Parents' perception of height by their child's gender
So what does it mean?
We seem to have a trend! In this extremely limited data sample, parents judged their daughters to be about one inch shorter than they actually are. Parents judged their sons to be about 1.5” taller than they actually are.
There was much more variability among the females: Women were judged to be both taller and shorter than reality, while men were universally judged to be taller (with one accurate guess on each side as the exception). Aside from the obvious caveat of this sample being solely drawn from my group of friends, I should also note that I didn’t take parent gender into account while collecting data, which could be another factor, and all but one of the participants reported their family relationship as “good” (and even the exception was a male who still was judged to be taller). In other words, let’s not give this little survey too much value.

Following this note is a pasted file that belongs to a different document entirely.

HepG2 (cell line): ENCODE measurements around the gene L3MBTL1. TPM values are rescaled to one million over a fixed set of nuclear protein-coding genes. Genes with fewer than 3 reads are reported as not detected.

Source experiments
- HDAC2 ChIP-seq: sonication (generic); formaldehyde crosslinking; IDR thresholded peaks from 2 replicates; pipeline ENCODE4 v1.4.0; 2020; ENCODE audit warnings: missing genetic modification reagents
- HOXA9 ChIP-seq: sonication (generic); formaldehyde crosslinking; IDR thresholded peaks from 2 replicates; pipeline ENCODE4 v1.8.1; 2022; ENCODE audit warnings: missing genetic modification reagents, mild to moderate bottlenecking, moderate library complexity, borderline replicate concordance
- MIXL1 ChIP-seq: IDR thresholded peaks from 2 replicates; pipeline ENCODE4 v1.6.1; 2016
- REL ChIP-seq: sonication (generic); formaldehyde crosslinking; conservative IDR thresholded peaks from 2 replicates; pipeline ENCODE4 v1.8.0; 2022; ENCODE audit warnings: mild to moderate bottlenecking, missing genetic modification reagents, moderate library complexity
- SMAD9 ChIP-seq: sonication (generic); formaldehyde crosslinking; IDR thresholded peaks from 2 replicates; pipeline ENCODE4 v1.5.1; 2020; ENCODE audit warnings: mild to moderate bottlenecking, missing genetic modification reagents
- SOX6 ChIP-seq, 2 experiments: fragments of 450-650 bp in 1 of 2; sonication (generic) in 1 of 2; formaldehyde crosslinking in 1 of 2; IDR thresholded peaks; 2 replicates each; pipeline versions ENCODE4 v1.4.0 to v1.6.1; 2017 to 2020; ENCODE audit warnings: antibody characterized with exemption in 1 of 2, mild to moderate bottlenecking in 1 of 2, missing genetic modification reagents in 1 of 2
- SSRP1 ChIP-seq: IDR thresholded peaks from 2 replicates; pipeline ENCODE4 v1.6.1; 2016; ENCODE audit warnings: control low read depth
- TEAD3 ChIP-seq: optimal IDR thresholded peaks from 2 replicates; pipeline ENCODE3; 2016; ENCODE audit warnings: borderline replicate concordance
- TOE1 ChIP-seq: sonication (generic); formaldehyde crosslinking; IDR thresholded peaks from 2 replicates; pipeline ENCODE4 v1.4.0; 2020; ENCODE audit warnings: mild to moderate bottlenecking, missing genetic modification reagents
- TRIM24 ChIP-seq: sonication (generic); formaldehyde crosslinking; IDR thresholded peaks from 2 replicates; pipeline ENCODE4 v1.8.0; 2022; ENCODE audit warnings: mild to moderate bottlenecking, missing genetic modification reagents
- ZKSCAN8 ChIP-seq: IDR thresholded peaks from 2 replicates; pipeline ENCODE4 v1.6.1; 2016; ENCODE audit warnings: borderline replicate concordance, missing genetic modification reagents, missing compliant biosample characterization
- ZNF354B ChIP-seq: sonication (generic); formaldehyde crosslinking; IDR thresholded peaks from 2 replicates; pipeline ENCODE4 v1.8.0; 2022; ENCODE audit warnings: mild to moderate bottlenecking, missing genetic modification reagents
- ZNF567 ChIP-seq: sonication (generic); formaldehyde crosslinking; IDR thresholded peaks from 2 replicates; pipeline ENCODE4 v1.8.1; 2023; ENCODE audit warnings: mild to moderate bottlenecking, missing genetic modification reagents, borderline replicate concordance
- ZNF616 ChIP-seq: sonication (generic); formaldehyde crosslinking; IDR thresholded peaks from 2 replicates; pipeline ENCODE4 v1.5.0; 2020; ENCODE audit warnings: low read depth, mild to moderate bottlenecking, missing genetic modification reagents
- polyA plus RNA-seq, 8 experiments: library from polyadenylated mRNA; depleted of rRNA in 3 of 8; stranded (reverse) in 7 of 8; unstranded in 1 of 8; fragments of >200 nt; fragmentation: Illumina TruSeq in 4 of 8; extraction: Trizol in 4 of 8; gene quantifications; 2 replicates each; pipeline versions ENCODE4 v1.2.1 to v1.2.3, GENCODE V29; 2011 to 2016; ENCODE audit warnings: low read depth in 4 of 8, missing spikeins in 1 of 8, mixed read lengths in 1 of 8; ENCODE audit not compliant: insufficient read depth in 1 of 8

Let’s take a moment, though, to give it some - particularly in the current political climate, where critical, mindful discussion about gender is urgently needed - and let’s relate it to the linguistic constructs that we use to think about the world. Two cognitive linguists named George Lakoff and Mark Johnson coined the term “conceptual metaphor” in their 1980 book Metaphors We Live By. They describe how our figurative language contains a source domain, meaning the root metaphor representing the general societal bias (e.g., “up is good”) and the target domain, which is the application of that bias to our understanding of the world. In the domain of emotional well being, when we’re happy or healthy we’re “feeling up,” but when we’re sad or sick we’re “feeling down.” When we have something under control, we’re “on top of it,” but if we’re overwhelmed we’re “in over our head.” In social standing, we want to move “up” in status, but a faux pas can be our “downfall.” When we learn something fundamentally changing, we “wake up.” Good people are “morally upright” or “upstanding.” In our colloquial expressions, up is good – and down is not so good, and sometimes even downright bad.